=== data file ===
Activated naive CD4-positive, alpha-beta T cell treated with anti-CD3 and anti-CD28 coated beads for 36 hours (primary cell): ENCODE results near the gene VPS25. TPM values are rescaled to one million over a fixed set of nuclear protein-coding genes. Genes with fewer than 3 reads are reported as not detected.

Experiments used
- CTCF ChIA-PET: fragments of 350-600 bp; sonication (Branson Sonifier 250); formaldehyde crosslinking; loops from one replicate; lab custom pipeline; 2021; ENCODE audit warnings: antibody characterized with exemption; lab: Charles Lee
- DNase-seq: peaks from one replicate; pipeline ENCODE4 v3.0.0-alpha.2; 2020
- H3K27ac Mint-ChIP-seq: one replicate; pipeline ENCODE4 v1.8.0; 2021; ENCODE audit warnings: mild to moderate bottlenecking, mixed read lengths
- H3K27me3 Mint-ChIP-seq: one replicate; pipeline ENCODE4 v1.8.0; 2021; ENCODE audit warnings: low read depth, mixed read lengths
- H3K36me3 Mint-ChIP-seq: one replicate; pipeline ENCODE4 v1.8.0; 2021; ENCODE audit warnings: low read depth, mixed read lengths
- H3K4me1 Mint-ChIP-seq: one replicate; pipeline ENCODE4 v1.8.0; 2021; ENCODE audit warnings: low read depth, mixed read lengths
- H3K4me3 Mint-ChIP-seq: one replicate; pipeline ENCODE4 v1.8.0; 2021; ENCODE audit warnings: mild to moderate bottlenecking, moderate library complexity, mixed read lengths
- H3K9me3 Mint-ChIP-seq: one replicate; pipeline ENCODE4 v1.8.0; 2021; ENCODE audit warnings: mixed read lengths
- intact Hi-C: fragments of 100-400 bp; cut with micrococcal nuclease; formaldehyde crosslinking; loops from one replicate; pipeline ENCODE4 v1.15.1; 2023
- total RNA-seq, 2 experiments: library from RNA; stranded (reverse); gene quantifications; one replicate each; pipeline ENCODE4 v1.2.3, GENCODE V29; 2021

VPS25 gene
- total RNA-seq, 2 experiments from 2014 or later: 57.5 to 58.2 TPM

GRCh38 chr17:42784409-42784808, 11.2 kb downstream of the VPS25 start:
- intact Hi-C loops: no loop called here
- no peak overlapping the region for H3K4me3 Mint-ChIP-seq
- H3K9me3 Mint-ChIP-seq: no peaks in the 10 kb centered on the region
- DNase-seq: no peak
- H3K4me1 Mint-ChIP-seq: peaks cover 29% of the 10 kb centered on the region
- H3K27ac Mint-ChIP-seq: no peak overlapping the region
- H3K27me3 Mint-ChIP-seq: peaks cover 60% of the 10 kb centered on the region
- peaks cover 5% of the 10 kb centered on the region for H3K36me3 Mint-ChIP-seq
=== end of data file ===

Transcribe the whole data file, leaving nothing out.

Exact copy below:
Activated naive CD4-positive, alpha-beta T cell treated with anti-CD3 and anti-CD28 coated beads for 36 hours (primary cell): ENCODE results near the gene VPS25. TPM values are rescaled to one million over a fixed set of nuclear protein-coding genes. Genes with fewer than 3 reads are reported as not detected.

Experiments used
- CTCF ChIA-PET: fragments of 350-600 bp; sonication (Branson Sonifier 250); formaldehyde crosslinking; loops from one replicate; lab custom pipeline; 2021; ENCODE audit warnings: antibody characterized with exemption; lab: Charles Lee
- DNase-seq: peaks from one replicate; pipeline ENCODE4 v3.0.0-alpha.2; 2020
- H3K27ac Mint-ChIP-seq: one replicate; pipeline ENCODE4 v1.8.0; 2021; ENCODE audit warnings: mild to moderate bottlenecking, mixed read lengths
- H3K27me3 Mint-ChIP-seq: one replicate; pipeline ENCODE4 v1.8.0; 2021; ENCODE audit warnings: low read depth, mixed read lengths
- H3K36me3 Mint-ChIP-seq: one replicate; pipeline ENCODE4 v1.8.0; 2021; ENCODE audit warnings: low read depth, mixed read lengths
- H3K4me1 Mint-ChIP-seq: one replicate; pipeline ENCODE4 v1.8.0; 2021; ENCODE audit warnings: low read depth, mixed read lengths
- H3K4me3 Mint-ChIP-seq: one replicate; pipeline ENCODE4 v1.8.0; 2021; ENCODE audit warnings: mild to moderate bottlenecking, moderate library complexity, mixed read lengths
- H3K9me3 Mint-ChIP-seq: one replicate; pipeline ENCODE4 v1.8.0; 2021; ENCODE audit warnings: mixed read lengths
- intact Hi-C: fragments of 100-400 bp; cut with micrococcal nuclease; formaldehyde crosslinking; loops from one replicate; pipeline ENCODE4 v1.15.1; 2023
- total RNA-seq, 2 experiments: library from RNA; stranded (reverse); gene quantifications; one replicate each; pipeline ENCODE4 v1.2.3, GENCODE V29; 2021

VPS25 gene
- total RNA-seq, 2 experiments from 2014 or later: 57.5 to 58.2 TPM

GRCh38 chr17:42784409-42784808, 11.2 kb downstream of the VPS25 start:
- intact Hi-C loops: no loop called here
- no peak overlapping the region for H3K4me3 Mint-ChIP-seq
- H3K9me3 Mint-ChIP-seq: no peaks in the 10 kb centered on the region
- DNase-seq: no peak
- H3K4me1 Mint-ChIP-seq: peaks cover 29% of the 10 kb centered on the region
- H3K27ac Mint-ChIP-seq: no peak overlapping the region
- H3K27me3 Mint-ChIP-seq: peaks cover 60% of the 10 kb centered on the region
- peaks cover 5% of the 10 kb centered on the region for H3K36me3 Mint-ChIP-seq